I accidentally did it slightly backwards; it’s just passed Apple review for publishing to the App Store, but I didn’t realize that didn’t also apply to the beta test, so now it’s sitting in the queue waiting waiting for beta review. Once past that hurdle, I can get people added to the external TestFlight group.
If you want a sneak peek, I did post a screenshot on Twitter: https://twitter.com/wbustraan/status/1550524215081803776?s=20&t=fnvMEVkoiH9MMVkEu0CYcg
I’ve added a button to the UI since that screenshot, though; a mic input gain button/slder. Generally, Apple’s AGC does pretty well, but I found I sometimes wanted to boost the audio a bit.
Out of curiosity, what are your reasons that you prefer AllStar over EchoLink? I mean, I just got finished reverse engineering both protocols, so I have my own opinions , but I’m interested in the end user perspective.
The only thing EchoLink does better than AllStar is it has a nice mobile app that is simple for people to use. When it comes to audio quality, there really is no comparison. AllStar connections are always crystal clear, where EchoLink often has artifacts or garbled sound and usually a significant delay. If the user is on a computer with EL, it’s better, but our net users are usually only coming in on EL because they are traveling out of the area and can’t reach us on RF - which means they are on the mobile app.
I’ve been saying for a while that I will banish EL from our repeaters when a quality iOS app is available for users. We have some folks using DVSwitch on Android, but the only option for iOS has been Zoiper and that is not friendly enough for most folks.
Really looking forward to trying this!
Jon, WB6OZD / W6HBR
It will be interesting to see the comparison when using my app. RepeaterPhone supports both AllStar and EchoLink, with an almost identical interface for both. So that evens the usability playing field and their technical merits come out.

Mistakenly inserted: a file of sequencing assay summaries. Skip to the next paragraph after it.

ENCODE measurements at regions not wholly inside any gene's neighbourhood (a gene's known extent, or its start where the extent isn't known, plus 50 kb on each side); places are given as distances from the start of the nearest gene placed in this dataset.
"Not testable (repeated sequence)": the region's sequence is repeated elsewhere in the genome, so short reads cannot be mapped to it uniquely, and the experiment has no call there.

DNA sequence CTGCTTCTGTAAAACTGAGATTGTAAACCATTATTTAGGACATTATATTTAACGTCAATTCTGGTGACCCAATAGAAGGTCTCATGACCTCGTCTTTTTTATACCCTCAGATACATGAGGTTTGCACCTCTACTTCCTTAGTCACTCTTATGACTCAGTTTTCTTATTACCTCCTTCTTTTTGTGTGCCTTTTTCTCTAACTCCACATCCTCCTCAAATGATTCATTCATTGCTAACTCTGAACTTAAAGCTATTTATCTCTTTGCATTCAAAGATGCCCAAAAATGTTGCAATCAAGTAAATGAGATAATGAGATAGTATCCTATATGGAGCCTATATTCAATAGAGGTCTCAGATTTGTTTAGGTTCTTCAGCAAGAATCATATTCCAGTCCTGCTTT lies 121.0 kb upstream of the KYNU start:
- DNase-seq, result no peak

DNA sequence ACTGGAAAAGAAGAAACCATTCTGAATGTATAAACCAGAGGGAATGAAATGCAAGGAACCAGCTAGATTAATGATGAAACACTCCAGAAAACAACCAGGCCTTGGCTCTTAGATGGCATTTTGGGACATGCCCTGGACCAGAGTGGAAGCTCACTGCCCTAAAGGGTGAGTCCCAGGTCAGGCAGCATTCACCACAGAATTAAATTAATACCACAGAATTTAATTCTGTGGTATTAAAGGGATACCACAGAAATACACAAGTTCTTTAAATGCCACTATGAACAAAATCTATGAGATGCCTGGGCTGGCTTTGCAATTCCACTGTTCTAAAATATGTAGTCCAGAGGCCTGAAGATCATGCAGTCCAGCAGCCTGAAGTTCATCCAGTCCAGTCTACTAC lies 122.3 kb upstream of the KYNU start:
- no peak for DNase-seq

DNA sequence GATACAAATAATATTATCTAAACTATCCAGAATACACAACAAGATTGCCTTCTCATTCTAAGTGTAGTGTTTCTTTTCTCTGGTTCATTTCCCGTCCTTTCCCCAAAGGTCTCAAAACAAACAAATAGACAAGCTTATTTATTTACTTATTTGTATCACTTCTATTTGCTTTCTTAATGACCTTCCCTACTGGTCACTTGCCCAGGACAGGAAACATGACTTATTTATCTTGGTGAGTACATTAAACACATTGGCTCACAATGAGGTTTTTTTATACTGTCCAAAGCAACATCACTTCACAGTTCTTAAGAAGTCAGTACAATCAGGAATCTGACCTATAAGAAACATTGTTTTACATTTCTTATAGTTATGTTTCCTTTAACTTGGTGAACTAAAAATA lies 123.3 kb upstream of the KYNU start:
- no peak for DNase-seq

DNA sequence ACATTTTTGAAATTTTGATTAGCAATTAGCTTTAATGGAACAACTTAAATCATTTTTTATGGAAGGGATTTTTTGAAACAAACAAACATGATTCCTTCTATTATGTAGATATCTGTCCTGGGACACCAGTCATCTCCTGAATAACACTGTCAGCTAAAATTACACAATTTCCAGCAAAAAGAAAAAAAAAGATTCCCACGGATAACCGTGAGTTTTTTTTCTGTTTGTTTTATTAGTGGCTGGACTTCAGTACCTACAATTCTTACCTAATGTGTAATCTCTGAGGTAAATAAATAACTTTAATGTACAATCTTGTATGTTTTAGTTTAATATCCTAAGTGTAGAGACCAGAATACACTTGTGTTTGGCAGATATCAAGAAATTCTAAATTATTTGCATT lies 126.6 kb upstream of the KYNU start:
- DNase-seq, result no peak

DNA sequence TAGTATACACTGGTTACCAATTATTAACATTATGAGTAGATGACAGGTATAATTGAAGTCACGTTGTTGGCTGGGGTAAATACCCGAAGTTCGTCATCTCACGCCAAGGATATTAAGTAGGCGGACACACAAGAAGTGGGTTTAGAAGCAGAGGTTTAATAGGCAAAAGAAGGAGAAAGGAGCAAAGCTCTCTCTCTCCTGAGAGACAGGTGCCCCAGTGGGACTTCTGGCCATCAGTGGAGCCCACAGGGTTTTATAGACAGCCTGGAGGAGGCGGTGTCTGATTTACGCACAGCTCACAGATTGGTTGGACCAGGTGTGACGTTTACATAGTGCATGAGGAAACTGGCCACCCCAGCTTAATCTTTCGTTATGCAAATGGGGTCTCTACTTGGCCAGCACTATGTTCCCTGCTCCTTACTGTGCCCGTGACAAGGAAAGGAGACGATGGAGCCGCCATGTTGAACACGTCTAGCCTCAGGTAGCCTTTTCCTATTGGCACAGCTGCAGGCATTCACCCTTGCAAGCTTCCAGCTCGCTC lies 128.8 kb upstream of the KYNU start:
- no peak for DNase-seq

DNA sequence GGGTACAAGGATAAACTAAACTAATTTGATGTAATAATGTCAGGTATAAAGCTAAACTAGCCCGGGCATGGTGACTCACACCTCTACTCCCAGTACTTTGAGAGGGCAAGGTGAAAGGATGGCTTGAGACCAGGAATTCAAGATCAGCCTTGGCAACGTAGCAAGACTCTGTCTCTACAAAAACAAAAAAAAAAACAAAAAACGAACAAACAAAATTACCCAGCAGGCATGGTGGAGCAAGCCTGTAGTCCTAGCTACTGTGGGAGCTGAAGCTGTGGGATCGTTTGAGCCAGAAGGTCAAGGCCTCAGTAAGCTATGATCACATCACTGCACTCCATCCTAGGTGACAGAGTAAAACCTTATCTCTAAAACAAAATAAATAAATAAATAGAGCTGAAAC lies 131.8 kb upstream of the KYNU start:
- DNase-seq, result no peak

In my opinion, the IAX protocol is very much superior to the hacked version of RTP/RTCP that EchoLink uses, and that is probably why you get audio issues.
For example, the IAX protocol uses timestamps to mark when packets are transmitted. IAX clients can then use a “jitter buffer” to re-sequence out of order packets, adjust timing, etc, in order to smooth out the incoming audio. On the EchoLink side, I was very disappointed to discover that even though RTP packets have a timestamp field, EchoLink sets it to 0 and doesn’t use it. So, basically, the only choice is just to blindly blast the packets to the sound card the moment they come in.
Another audio quality difference is that Asterisk supports a wider variety of audio codecs, some of which are not as heavily compressed as GSM (the only option for EchoLink), so it tends to sound better, assuming you have the bandwidth. I implemented GSM and µLaw for RepeaterPhone. If you leave it in Auto mode, it will chose GSM when you are on cellular and µLaw when on WiFi. I might look into adding more if there is demand.
The big feature, in my mind, that EchoLink has, that AllStar does not, is text chat. The IAX protocol has support for it, but I don’t think there has been a big demand for it yet, because there haven’t been any AllStar clients that really support it. Maybe that will change.
Take a look at Vultr for $5/mo. Also NFO Servers is great.